How to Navigate Polarising Issues in Your Friendships Without Being Antagonistic

Polarising Issues Chess Board

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Polarising issues arising from an increasingly volatile, uncertain, complex, and ambiguous world, can lead to relationship conflict or even end friendships & relationships.

Tara Thomas & Kia Handley discuss a message from a listener about a friendship breakdown, and some of the issues that arise from that experience.

[Full transcript below]


    You can listen to the show live on Monday mornings from 9:30 am on ABC Newcastle at 1233AM or stream live here.

    Kia Handley is the presenter of ABC Newcastle and NSW Mornings show. When she's not talking your ear off, she can be found getting around on roller skates, listening to podcasts, and drinking too much coffee.

    You can also find the incredibly talented Kia Handley on ABC  Newcastle Mornings here, Twitter @kiahandley  FB kiahandleyjourno TikTok @kiahandley IG @kiahandley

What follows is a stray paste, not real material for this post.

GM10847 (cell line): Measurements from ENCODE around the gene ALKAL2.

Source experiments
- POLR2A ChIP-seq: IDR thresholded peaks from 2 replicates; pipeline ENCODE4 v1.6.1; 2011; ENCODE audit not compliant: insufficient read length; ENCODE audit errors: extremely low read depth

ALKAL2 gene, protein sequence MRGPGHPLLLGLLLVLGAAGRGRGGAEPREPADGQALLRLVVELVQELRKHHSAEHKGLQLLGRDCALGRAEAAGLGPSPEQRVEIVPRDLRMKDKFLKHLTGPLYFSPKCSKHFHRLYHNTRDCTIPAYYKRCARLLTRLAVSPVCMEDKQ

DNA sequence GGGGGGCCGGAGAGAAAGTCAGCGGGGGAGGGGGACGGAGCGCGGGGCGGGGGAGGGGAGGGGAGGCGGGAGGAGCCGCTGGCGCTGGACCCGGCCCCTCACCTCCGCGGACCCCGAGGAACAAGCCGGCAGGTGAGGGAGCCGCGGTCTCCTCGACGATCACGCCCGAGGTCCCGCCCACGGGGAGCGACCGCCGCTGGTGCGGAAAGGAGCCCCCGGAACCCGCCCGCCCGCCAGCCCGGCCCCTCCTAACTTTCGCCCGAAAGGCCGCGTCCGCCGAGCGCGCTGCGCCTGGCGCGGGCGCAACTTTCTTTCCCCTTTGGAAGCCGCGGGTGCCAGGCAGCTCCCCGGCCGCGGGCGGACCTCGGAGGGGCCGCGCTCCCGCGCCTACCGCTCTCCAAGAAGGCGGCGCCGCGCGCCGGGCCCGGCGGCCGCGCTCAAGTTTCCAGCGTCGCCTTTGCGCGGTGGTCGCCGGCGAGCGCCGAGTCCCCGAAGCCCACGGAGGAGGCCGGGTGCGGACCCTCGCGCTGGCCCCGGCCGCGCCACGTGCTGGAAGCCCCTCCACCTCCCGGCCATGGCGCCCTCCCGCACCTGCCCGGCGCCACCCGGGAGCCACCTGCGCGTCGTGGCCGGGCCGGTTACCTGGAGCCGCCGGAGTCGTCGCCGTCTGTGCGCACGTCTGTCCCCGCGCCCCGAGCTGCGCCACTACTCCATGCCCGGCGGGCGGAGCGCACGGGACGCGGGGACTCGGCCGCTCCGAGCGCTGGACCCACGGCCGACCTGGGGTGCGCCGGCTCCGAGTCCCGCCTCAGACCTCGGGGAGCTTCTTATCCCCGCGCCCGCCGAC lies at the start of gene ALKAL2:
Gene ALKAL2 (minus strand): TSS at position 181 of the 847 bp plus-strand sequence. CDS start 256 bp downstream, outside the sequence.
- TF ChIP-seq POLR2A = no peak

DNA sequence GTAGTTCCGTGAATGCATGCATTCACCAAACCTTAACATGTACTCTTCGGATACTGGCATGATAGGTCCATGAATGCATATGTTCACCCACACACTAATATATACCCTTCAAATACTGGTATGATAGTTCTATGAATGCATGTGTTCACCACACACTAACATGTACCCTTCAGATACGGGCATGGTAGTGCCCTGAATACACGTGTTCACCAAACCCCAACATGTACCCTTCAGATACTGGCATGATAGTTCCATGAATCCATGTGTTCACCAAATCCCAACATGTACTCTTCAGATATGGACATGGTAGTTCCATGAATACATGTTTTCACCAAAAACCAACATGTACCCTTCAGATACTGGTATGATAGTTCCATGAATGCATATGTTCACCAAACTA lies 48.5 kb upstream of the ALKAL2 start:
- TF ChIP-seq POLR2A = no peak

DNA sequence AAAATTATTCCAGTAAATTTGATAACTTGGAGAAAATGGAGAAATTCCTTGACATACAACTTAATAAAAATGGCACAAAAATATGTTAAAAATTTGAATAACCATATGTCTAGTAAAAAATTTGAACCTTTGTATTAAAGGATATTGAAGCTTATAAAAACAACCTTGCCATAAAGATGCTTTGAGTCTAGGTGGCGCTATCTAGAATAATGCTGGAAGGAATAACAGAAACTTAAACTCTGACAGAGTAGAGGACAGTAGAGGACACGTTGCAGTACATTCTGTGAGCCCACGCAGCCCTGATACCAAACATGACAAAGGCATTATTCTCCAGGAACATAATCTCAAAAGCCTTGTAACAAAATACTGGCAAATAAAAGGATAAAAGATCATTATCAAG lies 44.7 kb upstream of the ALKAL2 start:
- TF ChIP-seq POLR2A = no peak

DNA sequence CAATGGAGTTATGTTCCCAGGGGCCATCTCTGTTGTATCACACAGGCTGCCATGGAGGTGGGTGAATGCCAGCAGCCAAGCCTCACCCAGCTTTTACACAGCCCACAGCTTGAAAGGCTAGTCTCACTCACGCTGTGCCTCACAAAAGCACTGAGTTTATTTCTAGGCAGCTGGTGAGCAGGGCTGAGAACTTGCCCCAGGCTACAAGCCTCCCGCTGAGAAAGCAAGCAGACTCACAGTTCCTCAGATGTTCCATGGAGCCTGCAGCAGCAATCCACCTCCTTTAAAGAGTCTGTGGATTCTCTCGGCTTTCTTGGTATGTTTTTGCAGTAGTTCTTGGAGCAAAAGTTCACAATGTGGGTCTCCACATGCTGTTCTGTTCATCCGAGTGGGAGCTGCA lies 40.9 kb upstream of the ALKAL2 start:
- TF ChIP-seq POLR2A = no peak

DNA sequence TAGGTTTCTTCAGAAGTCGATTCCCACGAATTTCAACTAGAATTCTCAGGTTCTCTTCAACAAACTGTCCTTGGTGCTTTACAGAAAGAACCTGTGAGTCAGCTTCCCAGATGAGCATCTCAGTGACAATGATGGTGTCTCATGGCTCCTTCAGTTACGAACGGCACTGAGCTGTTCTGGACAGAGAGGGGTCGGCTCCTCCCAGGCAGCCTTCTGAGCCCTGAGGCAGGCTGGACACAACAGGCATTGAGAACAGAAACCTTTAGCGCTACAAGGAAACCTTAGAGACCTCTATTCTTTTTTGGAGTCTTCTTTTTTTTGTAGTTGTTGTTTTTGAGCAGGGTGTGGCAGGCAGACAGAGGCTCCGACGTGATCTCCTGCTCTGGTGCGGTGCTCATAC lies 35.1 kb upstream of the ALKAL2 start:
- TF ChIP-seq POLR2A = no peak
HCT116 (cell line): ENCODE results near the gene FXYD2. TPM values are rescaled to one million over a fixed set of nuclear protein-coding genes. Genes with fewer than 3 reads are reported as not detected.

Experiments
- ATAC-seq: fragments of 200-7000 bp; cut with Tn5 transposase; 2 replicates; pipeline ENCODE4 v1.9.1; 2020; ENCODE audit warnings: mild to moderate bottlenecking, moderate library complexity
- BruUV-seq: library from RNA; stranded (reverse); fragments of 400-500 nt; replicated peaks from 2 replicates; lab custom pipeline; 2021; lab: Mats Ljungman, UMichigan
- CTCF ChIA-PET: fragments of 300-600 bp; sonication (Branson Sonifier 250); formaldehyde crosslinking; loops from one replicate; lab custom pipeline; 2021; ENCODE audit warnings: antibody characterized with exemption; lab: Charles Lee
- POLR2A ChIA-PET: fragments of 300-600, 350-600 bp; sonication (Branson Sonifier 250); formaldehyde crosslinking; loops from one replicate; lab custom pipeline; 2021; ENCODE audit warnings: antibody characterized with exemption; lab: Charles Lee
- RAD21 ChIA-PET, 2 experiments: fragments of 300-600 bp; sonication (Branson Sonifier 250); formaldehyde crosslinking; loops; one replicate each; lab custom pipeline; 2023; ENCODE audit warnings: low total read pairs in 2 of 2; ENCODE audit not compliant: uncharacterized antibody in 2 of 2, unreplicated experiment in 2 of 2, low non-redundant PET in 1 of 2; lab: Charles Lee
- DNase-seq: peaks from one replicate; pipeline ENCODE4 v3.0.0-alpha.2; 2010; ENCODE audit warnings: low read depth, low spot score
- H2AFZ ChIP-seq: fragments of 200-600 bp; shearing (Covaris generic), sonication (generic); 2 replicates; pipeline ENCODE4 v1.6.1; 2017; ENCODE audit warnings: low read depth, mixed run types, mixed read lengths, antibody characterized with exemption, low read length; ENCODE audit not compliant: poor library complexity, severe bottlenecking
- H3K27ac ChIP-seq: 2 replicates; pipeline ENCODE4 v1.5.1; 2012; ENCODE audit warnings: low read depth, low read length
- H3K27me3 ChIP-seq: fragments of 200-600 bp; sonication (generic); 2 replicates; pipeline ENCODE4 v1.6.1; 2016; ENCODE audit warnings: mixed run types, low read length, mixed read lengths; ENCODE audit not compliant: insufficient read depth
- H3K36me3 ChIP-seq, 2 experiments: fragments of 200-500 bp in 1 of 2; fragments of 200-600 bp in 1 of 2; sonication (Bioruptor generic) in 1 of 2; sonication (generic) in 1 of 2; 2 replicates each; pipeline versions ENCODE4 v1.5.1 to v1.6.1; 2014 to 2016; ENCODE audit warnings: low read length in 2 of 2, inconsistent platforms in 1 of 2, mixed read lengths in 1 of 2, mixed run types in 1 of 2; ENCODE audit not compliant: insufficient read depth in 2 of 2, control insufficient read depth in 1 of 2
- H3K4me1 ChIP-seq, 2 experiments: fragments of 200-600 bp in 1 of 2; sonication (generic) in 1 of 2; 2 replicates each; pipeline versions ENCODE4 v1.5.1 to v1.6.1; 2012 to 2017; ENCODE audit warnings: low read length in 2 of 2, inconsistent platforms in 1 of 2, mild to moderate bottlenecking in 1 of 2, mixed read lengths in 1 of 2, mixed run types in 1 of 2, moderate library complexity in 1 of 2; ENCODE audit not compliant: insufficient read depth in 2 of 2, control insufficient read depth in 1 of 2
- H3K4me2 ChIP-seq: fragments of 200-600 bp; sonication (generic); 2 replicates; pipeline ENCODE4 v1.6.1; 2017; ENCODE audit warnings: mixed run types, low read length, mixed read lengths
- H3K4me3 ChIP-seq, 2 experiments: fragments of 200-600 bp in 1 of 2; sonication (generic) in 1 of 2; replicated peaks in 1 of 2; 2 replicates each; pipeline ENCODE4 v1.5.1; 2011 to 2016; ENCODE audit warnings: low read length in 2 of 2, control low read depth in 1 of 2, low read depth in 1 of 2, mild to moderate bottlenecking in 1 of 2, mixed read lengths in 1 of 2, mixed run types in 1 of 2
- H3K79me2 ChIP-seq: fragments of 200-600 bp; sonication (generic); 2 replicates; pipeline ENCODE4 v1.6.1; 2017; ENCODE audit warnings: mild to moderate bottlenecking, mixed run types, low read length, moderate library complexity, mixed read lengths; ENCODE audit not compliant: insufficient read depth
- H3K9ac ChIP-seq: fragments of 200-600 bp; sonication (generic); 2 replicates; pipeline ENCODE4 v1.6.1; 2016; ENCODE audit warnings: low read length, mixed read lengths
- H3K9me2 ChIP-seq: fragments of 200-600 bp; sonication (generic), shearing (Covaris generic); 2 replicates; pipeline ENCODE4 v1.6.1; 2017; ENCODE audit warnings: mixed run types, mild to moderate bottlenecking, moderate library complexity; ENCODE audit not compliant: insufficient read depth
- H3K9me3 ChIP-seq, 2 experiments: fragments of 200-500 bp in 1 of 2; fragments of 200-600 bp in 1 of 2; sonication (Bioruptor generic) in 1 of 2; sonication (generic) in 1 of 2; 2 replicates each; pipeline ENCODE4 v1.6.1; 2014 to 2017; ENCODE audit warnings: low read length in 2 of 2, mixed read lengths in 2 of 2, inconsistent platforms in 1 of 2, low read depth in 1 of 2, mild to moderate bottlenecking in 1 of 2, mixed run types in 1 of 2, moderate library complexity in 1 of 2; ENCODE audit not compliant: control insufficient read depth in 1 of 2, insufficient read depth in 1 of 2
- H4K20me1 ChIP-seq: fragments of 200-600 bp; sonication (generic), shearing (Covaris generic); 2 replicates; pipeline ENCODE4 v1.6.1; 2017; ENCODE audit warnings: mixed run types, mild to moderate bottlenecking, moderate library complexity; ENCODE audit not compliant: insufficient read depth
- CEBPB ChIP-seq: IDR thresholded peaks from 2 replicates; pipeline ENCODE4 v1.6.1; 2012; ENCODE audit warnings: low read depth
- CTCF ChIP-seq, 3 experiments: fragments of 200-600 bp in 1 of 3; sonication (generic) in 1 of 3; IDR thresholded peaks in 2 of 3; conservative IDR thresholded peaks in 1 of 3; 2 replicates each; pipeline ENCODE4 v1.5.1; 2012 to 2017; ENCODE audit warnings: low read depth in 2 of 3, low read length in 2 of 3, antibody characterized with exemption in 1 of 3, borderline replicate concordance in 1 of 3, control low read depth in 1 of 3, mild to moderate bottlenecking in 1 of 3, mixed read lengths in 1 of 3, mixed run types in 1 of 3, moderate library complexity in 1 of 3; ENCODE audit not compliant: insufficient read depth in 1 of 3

Episode Transcript:

    This Friendship Ended During COVID

    COVID vaccine

    Kia Handley:

    Tara Thomas, and I put out the call on social media for stories about friendships changing and ending, how it went down, and the heartache it caused. And we got this story about a friendship that ended due to polarising issues.

    "I had a really close friend. We used to go camping and traveling. They didn't have kids either, and it was this super fun other couple that we laughed with a lot.

    Our husbands both knew each other since high school. So they'd been friends forever.